Education is a Business After All

A most enlightening article on higher education shows they are plain going out of business (Bloomberg).

Simmons, home to 4,700 students, opened the 66,500-square- foot (6,200-square-meter) center in January, two months before the U.S. stock market hit its lowest point in 12 years. Even before the ribbon cutting, enrollment in the management school had been dropping.

Now, the vacant halls are reminders of the new math confounding U.S. colleges. Students, pummeled by scarce loans and savings plans that have fallen as much as 40 percent, are heading for less expensive schools. The perks designed to lure them during boom times -- from hot tubs to dorm-suite kitchenettes, to in-room cable TV -- are crushing universities with debt. Even projects like Simmons’s “green” management building, with its rain-absorbing roof patio and toilets with two flushing modes, can turn into burdens as schools struggle with rising expenses, plummeting endowments and needier applicants.

What is most interesting is how many of these schools went on spending binges, with even Harvard being in trouble. New construction, fancy dorms and so gross of financial mismanagement they are now in trouble.

Nice huh, how higher education has turned into a product making machine with the student being sucked dry all the while being turned into this product.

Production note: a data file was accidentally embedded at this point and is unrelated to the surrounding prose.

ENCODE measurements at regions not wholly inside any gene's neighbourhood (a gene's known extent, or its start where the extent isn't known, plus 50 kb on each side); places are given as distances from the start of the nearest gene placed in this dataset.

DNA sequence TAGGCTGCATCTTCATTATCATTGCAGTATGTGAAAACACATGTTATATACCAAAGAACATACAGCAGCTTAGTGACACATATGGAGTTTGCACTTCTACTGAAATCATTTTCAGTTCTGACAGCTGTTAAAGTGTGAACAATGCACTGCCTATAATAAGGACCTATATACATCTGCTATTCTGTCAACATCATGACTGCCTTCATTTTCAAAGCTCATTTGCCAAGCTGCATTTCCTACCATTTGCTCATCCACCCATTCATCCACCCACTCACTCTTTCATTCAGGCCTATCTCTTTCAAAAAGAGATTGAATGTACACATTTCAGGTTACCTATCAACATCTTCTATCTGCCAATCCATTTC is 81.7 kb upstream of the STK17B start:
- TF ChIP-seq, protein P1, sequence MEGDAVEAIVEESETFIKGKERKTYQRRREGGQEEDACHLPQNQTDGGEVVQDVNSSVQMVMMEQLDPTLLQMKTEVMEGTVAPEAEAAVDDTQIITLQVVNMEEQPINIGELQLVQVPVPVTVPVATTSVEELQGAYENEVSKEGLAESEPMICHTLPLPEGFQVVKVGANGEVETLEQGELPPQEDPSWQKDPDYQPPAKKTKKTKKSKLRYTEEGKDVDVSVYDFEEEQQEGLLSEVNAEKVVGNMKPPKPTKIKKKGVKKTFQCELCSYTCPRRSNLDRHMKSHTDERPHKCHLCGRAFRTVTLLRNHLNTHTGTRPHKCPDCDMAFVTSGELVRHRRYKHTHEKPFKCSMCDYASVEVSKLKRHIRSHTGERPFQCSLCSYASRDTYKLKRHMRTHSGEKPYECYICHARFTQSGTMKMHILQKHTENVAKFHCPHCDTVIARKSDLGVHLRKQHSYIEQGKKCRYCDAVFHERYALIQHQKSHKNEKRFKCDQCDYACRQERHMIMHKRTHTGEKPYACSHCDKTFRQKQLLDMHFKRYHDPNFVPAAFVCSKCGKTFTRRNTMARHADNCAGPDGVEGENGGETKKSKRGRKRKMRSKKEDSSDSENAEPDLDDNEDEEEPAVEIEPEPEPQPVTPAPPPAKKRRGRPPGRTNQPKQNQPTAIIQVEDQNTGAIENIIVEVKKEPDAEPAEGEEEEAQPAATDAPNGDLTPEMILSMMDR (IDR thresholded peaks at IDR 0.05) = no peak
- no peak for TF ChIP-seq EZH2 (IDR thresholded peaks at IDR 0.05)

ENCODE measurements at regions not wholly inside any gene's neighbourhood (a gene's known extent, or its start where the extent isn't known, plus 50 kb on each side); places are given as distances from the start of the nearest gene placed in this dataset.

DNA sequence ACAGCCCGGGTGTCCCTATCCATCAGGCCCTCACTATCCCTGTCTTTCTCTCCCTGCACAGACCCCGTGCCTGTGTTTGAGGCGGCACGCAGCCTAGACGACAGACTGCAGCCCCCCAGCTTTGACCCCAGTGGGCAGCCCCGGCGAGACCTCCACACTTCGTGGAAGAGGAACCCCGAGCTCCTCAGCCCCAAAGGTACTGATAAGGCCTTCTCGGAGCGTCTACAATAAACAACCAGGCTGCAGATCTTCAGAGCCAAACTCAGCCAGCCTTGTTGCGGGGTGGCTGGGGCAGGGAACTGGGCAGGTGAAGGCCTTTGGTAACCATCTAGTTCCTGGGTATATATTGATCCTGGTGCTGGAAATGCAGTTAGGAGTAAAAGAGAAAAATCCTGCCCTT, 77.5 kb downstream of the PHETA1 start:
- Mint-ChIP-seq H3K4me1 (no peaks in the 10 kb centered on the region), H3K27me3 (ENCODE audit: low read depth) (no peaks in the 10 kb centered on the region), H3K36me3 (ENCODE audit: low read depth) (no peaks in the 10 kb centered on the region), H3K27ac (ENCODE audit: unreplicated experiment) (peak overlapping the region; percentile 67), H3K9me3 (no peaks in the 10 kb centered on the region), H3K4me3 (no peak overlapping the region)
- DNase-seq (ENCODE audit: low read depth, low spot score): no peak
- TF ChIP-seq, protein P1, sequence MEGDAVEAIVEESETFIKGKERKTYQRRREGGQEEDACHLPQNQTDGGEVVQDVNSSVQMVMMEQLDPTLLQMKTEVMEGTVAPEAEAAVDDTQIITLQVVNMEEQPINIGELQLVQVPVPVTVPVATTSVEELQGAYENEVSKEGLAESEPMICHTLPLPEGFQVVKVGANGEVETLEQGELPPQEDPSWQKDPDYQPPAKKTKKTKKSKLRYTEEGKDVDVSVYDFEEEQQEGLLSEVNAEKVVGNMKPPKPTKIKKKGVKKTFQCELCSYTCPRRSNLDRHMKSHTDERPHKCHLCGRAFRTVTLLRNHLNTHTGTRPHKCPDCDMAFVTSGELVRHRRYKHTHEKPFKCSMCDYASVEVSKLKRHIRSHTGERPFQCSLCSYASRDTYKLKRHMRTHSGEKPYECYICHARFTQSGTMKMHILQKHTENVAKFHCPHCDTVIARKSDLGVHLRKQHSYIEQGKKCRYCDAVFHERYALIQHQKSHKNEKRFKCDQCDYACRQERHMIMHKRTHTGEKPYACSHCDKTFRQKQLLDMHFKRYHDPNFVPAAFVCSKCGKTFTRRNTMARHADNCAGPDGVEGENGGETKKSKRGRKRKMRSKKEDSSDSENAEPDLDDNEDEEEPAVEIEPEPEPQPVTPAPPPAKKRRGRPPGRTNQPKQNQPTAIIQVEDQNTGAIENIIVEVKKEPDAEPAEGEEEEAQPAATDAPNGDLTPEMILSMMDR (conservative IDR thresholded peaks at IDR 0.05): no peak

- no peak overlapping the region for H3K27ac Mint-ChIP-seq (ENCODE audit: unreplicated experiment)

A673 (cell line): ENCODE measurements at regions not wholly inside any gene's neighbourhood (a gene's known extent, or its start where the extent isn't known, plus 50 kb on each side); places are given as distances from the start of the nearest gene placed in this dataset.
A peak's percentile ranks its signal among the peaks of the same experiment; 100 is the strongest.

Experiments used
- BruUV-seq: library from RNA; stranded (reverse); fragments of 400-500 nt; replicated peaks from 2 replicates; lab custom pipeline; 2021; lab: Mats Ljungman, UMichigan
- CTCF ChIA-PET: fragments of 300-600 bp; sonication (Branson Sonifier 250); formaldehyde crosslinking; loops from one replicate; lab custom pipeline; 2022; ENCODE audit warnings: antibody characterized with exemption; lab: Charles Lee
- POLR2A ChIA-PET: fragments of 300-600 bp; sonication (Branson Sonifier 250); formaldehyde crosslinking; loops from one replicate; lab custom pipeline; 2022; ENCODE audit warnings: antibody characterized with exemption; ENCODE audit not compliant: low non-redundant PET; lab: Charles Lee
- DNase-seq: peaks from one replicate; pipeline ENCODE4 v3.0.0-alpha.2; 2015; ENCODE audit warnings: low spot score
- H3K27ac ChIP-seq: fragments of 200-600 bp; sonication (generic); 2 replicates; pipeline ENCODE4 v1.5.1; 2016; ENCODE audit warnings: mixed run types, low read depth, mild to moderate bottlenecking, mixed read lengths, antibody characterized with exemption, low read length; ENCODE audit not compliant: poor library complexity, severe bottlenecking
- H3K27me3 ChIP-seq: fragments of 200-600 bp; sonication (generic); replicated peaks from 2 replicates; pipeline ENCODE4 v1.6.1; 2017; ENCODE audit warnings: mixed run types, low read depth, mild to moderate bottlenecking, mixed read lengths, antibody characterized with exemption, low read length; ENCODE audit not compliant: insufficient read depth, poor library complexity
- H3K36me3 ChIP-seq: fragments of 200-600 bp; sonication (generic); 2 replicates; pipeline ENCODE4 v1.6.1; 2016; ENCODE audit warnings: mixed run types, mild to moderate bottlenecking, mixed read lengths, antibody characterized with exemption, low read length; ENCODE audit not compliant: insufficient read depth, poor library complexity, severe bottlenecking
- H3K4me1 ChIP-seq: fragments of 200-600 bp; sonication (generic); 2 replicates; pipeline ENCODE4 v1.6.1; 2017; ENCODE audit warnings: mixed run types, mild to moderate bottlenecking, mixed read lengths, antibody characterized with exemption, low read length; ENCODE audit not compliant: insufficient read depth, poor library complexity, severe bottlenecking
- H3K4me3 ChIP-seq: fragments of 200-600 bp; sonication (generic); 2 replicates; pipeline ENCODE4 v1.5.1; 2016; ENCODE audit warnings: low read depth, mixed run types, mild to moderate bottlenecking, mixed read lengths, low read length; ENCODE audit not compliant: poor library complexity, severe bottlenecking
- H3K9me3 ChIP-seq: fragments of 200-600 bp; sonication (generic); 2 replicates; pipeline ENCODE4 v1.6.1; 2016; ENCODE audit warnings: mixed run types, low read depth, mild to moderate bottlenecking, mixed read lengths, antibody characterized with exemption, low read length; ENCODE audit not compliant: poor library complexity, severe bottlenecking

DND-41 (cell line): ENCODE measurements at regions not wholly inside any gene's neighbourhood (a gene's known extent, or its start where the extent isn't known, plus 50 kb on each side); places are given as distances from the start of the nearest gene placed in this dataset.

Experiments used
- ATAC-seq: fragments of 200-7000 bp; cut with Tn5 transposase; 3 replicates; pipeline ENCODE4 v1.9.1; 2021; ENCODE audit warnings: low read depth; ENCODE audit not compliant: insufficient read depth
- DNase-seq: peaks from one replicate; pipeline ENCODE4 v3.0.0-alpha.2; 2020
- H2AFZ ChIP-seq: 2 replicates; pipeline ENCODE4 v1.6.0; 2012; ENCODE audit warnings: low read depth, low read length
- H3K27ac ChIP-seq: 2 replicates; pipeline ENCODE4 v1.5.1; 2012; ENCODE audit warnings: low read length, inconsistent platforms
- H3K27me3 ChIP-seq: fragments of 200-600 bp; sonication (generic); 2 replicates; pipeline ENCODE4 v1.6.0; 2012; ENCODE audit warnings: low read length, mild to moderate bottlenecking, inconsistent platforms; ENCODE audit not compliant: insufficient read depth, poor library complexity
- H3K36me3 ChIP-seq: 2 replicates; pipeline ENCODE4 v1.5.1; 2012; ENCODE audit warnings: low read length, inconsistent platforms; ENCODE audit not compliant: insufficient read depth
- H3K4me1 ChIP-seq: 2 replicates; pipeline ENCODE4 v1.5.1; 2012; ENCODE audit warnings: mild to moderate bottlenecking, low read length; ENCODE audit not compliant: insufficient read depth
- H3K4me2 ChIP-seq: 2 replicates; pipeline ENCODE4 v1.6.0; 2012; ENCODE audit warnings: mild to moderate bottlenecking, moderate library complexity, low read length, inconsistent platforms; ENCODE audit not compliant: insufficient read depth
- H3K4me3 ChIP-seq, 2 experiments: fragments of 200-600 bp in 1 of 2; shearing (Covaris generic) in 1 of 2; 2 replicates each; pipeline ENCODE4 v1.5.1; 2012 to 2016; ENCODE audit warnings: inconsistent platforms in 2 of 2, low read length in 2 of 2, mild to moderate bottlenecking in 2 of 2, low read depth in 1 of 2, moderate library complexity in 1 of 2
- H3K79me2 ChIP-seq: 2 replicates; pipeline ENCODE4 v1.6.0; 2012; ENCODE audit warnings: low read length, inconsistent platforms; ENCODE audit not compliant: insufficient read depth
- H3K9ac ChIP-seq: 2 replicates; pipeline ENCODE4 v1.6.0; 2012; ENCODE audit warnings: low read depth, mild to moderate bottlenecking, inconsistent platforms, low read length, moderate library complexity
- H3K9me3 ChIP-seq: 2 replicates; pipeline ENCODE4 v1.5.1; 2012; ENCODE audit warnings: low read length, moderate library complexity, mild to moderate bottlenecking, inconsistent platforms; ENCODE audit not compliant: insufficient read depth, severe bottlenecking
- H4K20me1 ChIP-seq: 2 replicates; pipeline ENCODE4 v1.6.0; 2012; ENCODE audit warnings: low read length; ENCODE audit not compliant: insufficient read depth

So, it appears instead of focusing in on research, the quality of the education, the students themselves, we have a host of schools now in huge financial trouble. Even more troubling is how these very schools are awarding MBAs and financial management degrees.

Note how Bloomberg says this new business model of these schools is the Harvard model. Anyone else thinking Harvard is overrated?

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Where can a person sign up

for a free ride scholarship?

Even more troubling is how these very schools are awarding MBAs and financial management degrees.

Thats a freakin riot!!

if only

It used to be employers offered full free ride scholarships to get MBAs, even PhDs in some cases and now, they dump all training and education onto the worker.

This is something that is never mentioned when they talk about college education, making employers responsible.

It's a tax write off for them and is a long term investment in an employee plus gives the skills they want.

They did not do this lightly in the past either, I mean you had to earn it, no doubt about it...

but they had internship (paid) programs, co-ops where one could literally live and pay for college by going to school a semester then working a semester.

but all of this seems to be gone and instead they all want to offshore outsource all education and training...i.e. not increase nursing schools seats even, pay nursing professors what they are worth...nope, they just want to import nurses from Indonesia, etc.

Guest Worker Visas

That's why it's so hard to defeat the H1b program because schools make it a point to recruit foreign students and then give them H1bs or OPT visas. The one thing that burns me up, they come here from a foreign country and expect America to pay for their education from loans/grants; when American students still find it hard to get funding to go for Advanced Degrees.
I Wish America reboots and gets a shot of "gold ole Common Sense".